Something about that absence was made positive by the thought of it and I said, “Well, why don’t you now?”, meaning encouragement but maybe sounding blunt and cynical and Gowelli with a pushing motion that moved nothing save my already frayed nerves put his hands forth, gnarled with bloat and trembling, and from behind them said in his high warble, “I can’t hold a fucking pen anymore.”

So I just said, “I’m sorry.”

“Ah, please,” Gowelli diffused. “I never had it in me. Or, you write one too many books about sentient, homicidal trucks or whatever, and any chance you had is probably gone.” His laugh sounded like a sob, sharp and throaty. “I miss it, yeah. But I don’t get ideas anymore. Half-ideas, little… flitting glimpses that my mind can’t hold.”

“The daemon died down?”

“The daemon died down.”

Gowelli looked towards the old quilt that covered him. He was playing with a frayed line of linen, and I knew it was a habit he had made in his old age. Then he sighed, “Books about books. Yeah. Lotta people try it. Most fuck that up. You did good.”

“Every book’s about reading.”

“Did I teach you that?”

I smiled and raised my eyes enough to meet his. “As a matter of fact…”

We looked a long time at one another. However much I wanted to tell Gowelli I loved him, I felt more afraid that my saying so would seal me to a slated destiny, replacement: that, if I made articulate the real pain of the real man I saw crippled now before me, that his fate would be my own, that someday I would be the widowed one, alone, troubling over old unwrittens and pseudo-tombed in the library of my own life’s reflection. I could not stand to be that man, and so I searched for other words. I settled on, “But you’re reading?”

“I’m not lonely.”


“These keep me company. Every author.”

Again I scanned the shelves, and afresh a manifold met me. The collection of all those lives in a spot was dazzling, like a long ribbon of stitched colors, thicknesses, letters etched in hieroglyphs onto spines and faces. It was the beautiful moment of a schizophrenic break, when the vast assault of always-thinking in difference, in paranoia, in panting fantods finally quits, and each fragment of the psychic shards becomes stained glass, a kaleidoscope.

“Yes,” I said, understanding.

“It’s what I’ve accrued. A lifetime, here’s what you’ll have to show for it.”

Then the melancholy ebb of self-consciousness. Shelf by shelf I witnessed history. Gowelli had more claim to a canon than I did, and I felt sure his name would live on the lips of readers long beyond my own, his syllables spoken with more surety and roundness than my lame, belated appellation ever could be. I was disarmed, disordered and minor, as if the lifestuff in the cardiovascular chain of Authors, from Sumeria to Syracuse, ran just one way— down, beyond. I saw Gowelli’s frame shake in a tremolo beneath his blanket and thought that he must be at a more advanced stage of whatever dis-ease had gotten me. I wondered, foresaw myself worse off, foresaw the debt that I would demand be paid, more hefty and absurd than his. I saw my wife die and myself in my big house, carrying a copy of my one well-respected novel, banging it against kettles and chaise-lounges and my own forehead, until everything was dented, torn and bruised. Then I would be alone.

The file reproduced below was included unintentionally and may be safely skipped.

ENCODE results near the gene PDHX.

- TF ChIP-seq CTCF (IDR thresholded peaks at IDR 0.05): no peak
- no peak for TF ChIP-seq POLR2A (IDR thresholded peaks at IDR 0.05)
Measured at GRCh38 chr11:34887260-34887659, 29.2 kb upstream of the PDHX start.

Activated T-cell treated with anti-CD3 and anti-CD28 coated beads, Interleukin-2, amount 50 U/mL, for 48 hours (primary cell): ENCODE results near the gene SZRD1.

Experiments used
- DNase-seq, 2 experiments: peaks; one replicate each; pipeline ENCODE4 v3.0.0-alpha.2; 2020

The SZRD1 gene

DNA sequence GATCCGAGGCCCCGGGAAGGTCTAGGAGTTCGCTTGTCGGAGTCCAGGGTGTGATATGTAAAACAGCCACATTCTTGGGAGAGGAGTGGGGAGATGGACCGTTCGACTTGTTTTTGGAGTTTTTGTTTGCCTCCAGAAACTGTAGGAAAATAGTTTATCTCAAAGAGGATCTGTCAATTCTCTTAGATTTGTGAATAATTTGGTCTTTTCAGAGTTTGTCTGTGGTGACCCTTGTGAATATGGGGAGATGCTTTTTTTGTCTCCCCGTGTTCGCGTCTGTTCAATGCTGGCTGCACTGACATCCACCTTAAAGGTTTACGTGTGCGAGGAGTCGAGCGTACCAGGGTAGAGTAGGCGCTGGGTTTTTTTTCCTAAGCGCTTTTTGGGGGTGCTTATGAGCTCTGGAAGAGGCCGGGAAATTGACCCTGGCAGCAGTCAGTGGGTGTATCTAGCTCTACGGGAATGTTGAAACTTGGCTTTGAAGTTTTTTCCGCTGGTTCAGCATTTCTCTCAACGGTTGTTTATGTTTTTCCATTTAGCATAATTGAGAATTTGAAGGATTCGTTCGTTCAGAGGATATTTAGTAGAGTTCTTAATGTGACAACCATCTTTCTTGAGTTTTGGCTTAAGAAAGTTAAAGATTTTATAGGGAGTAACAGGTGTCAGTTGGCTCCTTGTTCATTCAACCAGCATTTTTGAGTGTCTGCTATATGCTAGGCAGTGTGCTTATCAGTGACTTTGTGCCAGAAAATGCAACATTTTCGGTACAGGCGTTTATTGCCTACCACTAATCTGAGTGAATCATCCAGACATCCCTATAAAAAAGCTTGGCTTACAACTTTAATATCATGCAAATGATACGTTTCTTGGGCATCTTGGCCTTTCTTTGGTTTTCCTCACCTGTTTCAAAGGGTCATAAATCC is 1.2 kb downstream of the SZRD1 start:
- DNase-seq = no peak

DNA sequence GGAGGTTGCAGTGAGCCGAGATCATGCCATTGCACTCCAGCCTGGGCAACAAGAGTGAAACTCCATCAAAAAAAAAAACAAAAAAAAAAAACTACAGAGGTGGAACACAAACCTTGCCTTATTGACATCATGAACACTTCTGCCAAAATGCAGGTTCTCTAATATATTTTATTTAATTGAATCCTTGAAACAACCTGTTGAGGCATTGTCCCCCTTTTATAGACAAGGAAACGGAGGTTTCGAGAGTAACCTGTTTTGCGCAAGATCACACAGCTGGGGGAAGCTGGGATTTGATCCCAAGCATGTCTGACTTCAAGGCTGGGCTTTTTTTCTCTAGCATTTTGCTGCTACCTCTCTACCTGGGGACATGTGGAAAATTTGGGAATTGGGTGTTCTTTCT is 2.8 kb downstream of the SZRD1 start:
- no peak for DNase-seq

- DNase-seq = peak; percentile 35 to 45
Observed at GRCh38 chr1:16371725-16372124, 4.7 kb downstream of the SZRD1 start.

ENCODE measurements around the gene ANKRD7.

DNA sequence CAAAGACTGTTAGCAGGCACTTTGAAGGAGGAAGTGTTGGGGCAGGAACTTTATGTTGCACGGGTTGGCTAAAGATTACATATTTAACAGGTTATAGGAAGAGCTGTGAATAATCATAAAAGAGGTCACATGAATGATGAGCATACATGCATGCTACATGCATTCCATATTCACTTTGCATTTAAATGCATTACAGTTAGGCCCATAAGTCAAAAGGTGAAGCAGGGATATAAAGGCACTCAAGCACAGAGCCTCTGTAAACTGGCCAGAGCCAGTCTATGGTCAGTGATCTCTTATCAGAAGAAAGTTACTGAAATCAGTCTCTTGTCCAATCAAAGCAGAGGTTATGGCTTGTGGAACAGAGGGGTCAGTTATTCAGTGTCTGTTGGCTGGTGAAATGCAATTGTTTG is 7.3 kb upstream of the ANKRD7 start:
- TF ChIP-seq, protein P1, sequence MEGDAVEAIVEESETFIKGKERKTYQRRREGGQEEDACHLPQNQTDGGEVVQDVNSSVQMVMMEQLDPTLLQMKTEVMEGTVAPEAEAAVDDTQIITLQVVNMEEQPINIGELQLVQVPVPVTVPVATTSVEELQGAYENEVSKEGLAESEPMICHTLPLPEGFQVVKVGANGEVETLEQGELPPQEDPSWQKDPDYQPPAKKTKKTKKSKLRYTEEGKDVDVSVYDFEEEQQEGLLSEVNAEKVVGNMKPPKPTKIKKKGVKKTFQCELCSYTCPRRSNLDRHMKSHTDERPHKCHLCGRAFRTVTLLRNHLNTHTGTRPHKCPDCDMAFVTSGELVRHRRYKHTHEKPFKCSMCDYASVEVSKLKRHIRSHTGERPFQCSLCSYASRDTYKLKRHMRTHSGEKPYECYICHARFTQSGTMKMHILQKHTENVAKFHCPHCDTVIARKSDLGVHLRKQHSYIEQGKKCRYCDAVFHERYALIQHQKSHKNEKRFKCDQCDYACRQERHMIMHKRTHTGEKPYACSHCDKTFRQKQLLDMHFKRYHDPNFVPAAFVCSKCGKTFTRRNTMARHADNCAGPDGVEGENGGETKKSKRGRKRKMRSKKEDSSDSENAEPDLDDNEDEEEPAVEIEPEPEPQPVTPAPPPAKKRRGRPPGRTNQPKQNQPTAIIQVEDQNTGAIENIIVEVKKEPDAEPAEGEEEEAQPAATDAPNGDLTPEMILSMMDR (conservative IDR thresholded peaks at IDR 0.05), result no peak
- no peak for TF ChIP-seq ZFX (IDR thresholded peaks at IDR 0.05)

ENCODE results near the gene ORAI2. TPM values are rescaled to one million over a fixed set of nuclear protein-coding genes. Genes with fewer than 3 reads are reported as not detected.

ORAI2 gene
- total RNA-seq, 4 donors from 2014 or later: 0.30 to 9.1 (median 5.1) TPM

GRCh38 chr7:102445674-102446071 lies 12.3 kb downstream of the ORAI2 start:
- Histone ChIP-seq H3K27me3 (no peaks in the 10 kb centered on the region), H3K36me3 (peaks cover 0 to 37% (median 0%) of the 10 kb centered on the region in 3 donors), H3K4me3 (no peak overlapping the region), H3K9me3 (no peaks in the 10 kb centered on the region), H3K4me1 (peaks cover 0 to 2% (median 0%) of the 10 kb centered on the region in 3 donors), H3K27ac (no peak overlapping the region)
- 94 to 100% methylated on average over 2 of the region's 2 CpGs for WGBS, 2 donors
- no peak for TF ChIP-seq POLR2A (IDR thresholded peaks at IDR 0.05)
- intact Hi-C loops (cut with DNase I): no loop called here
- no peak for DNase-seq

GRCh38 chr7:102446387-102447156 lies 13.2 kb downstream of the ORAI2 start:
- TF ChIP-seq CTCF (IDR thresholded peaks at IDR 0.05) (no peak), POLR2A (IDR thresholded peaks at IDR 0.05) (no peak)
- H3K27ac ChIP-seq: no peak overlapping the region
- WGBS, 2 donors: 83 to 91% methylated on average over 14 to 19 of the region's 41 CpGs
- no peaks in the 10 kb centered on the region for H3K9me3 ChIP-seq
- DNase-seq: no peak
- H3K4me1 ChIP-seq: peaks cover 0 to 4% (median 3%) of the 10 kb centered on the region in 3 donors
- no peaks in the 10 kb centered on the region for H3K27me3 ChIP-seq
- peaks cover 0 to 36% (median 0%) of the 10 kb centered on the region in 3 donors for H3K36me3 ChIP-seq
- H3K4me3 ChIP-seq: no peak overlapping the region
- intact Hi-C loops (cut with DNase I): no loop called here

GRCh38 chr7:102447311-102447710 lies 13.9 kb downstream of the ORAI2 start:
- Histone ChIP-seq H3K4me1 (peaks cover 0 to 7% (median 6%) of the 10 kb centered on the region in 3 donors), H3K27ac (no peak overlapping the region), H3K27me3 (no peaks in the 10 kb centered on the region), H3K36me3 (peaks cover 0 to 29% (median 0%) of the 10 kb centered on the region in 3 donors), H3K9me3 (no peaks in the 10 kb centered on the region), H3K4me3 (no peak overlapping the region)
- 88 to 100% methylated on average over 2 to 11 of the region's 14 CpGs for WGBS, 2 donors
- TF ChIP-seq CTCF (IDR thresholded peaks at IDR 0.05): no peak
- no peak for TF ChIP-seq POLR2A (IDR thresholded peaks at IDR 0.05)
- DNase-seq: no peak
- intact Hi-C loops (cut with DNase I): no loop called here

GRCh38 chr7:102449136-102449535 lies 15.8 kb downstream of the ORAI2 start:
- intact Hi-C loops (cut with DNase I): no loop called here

Gowelli smirked. “Do you want to see how I see my friends?”


“Then fetch me that green one.”

The line of Gowelli’s hand extended out and terminated on a large book of faded verdant hue. I recognized it, the same volume Gowelli had once taught me in a class.

“Ah,” I said.

I withdrew it from its place and brought it to him. He opened it without sentimentality, surveyed the page for what he wanted, then seized upon a splotch of ink and said, “This is how I see my friends.”

The air vibrated and he spoke the tome. Like incantation, like oblation, Gowelli, the righthand wizard of the dead, revived an author passed long before he or I were ever spermatozoic gene stuff. A magnetic fluid, prestidigitated smoke. Wafting in fitful flits, charged with poesie that explodes and lives on the nervous ends of our suprasenses. I was tranced.

A shade came among us. Gowelli straightened as he read, erected to address the third soul of our small party, met it on the Orphic plane. I mental sensed the form of this imbue him, and Gowelli was the fetish where the major writer dwelled. His tone turned, his face radiated catholic beams, linguistic, living. I saw him as his own better, his own resplendence.

Gowelli read a long time. When he finished, his shape was still spiritualized and had something of the ideal in it. He shut the book and looked at me, immensely content, and sat without speaking, like he still beheld the conjured soul before him. That soul would fade, but he would read again tomorrow, and the next day, and summon other spirits until at last his own metamorphosed into what it already was.

“Thank you for coming, friend.”

He was looking long into a distance I had glimpsed but could not hold.

Then I left.

— Eitan Benzion is writing in a fervor, a veritable reverie. His work has either been featured on or is forthcoming on APOCALYPSE CONFIDENTIAL, Misery Tourism, and A Thin Slice of Anxiety. He’s tweeting about Edward de Vere @natienoizy